The Role of Mobile Phones during Calamity

Mobile use has spread rapidly, especially in some developing countries. Some poor countries are very vulnerable to natural disasters, and many are badly affected when disaster does strike because their infrastructure and emergency response capabilities are often weak.


However though, mobile technology has expanded dramatically around the world. In a review made by The Peterson Group to the Cisco Visual Networking Index, global mobile data traffic has doubled for the fourth year in a row. And looking toward the future, the report estimates that “global mobile data traffic will increase 18-fold between 2011 and 2016.” By the end of that time period, 10 billion mobile devices are projected to be in use around the world.


With its growing usage, this technology is greatly improving disaster relief and public safety efforts. Countries around the world face threats from natural disasters, climate change, civil unrest, terrorist attacks, scams and fraudulent acts, among others. Mobile devices, tablets, and smart phones enable emergency providers and the general public to manage these challenges and mitigate public safety concerns.


On Tuesday, 12th of January 2010, a magnitude of 7.0 earthquake struck Haiti and due to the population density of that area, what unfolds was one of the largest sudden onset emergencies in the Western Hemisphere has ever given. Many lives were lost, homes shattered and families destroyed. People started to give a hand out to help. The government also gave thought of ways to expand the support for the victims. With the help of telecommunication companies, they started a text campaign which every SMS would give a single dollar for the benefit of the Haiti victims. More or less a million dollars were gathered for that cause. Same happened on the aftermath of the tsunami that hit Sumatra, Indonesia, just a few islands away from the country’s capital, Jakarta.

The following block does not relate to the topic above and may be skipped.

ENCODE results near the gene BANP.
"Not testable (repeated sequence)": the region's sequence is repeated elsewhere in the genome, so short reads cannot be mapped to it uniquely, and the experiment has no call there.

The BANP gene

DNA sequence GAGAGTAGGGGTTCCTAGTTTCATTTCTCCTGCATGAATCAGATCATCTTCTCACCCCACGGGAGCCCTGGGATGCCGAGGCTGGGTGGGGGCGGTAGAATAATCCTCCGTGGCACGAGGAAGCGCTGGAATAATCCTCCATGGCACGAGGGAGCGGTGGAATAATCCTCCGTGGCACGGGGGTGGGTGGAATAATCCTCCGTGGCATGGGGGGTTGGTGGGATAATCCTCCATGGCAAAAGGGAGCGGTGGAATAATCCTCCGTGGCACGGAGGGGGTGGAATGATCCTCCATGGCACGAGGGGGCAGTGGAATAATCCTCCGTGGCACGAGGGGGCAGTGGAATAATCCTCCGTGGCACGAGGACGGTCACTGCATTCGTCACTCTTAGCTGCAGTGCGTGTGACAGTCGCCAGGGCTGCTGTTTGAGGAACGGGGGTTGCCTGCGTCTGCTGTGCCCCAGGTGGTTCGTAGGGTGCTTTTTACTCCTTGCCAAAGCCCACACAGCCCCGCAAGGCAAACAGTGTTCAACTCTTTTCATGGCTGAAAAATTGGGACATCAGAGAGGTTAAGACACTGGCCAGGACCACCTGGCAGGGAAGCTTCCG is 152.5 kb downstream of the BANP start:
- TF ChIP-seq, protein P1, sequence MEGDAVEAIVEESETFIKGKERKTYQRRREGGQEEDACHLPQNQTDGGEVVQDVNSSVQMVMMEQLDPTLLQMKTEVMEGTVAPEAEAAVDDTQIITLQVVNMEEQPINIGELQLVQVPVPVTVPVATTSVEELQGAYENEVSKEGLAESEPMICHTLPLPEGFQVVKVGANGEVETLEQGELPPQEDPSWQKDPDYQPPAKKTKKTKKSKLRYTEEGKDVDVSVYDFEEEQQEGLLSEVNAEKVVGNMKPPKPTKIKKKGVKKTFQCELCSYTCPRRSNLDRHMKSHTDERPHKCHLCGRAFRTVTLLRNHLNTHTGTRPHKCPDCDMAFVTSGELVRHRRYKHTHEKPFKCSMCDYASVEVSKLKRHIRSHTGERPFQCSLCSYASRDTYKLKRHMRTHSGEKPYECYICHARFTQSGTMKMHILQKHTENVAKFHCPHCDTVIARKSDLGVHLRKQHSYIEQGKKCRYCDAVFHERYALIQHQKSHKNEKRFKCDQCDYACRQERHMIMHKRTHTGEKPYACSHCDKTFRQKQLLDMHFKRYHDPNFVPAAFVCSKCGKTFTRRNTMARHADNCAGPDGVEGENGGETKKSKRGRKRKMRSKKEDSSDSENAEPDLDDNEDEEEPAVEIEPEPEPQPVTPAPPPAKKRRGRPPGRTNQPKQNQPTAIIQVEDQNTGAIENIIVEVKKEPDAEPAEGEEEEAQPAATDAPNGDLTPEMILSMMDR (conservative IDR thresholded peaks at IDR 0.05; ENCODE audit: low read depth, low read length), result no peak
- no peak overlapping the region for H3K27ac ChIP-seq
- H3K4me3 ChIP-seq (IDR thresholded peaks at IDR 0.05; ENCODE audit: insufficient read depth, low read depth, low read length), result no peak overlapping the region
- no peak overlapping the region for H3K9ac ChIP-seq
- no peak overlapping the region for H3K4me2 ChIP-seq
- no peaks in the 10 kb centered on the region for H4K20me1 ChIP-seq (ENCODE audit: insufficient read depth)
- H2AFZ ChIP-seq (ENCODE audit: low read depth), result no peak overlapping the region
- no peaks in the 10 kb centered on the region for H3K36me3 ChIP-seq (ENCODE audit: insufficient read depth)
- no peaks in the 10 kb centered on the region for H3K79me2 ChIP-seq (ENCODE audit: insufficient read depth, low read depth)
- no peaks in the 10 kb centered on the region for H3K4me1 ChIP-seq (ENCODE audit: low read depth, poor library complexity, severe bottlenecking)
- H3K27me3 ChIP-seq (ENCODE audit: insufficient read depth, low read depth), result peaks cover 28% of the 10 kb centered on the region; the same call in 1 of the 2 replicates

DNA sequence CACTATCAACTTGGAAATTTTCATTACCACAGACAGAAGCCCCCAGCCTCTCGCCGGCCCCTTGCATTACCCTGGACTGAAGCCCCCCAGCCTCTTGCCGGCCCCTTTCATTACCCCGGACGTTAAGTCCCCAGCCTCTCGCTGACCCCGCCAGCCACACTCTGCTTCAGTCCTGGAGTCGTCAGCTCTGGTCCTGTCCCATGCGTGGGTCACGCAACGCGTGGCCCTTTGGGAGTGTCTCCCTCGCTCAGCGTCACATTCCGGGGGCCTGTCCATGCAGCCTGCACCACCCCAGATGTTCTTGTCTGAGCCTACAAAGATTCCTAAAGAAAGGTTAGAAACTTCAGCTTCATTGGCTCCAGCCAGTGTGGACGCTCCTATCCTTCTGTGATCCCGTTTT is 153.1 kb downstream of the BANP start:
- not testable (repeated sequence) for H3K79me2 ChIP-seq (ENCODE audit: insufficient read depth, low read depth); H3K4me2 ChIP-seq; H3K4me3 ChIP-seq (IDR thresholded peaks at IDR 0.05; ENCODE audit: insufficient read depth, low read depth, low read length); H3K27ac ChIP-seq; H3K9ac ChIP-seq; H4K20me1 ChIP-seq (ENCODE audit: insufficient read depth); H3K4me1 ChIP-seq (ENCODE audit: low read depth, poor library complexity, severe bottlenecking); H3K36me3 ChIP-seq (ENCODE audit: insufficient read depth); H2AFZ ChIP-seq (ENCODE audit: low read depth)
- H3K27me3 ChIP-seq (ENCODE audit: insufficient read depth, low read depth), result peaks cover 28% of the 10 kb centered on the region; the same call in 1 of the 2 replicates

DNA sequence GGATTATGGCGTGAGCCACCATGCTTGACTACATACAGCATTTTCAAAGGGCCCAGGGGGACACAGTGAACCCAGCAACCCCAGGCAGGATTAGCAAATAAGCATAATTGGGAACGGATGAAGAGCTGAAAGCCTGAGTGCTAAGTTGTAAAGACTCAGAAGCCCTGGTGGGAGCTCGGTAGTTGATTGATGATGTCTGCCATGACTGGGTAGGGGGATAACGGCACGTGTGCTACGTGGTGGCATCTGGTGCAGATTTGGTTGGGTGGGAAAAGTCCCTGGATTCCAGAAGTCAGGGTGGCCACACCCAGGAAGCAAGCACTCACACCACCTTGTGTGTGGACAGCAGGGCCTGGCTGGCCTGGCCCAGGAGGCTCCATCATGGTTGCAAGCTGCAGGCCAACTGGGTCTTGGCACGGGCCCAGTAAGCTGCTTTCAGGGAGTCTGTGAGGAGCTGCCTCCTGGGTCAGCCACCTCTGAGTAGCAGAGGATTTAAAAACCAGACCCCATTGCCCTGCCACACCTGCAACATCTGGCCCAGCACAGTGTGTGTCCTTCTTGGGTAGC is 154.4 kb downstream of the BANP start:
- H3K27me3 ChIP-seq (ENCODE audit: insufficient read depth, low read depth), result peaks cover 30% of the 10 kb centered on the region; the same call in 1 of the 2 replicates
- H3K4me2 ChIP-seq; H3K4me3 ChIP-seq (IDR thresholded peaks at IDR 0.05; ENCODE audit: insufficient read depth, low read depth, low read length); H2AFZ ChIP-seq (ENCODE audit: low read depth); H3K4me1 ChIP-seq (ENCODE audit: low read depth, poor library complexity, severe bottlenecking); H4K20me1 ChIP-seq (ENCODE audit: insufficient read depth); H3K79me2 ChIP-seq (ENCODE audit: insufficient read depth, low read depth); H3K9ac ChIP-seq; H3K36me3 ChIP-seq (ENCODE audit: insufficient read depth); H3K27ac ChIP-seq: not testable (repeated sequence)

In response to natural disasters such as Hurricane Katrina (2005), the earthquake in Haiti (2010), earthquake and tsunamis in Japan (2011), and the Oklahoma tornados (2013), mobile invention and application have skyrocketed. Mobile development has surged in reaction to the increase in need for instant and accurate information. In Australia, for example, researchers have created software that combines voiceover IP technology with Wi-Fi to enable communication between mobile devices in areas where there is no available reception. Such a feature is of critical importance in cases where traditional communications networks are knocked offline for extended periods of time during or after a major crisis.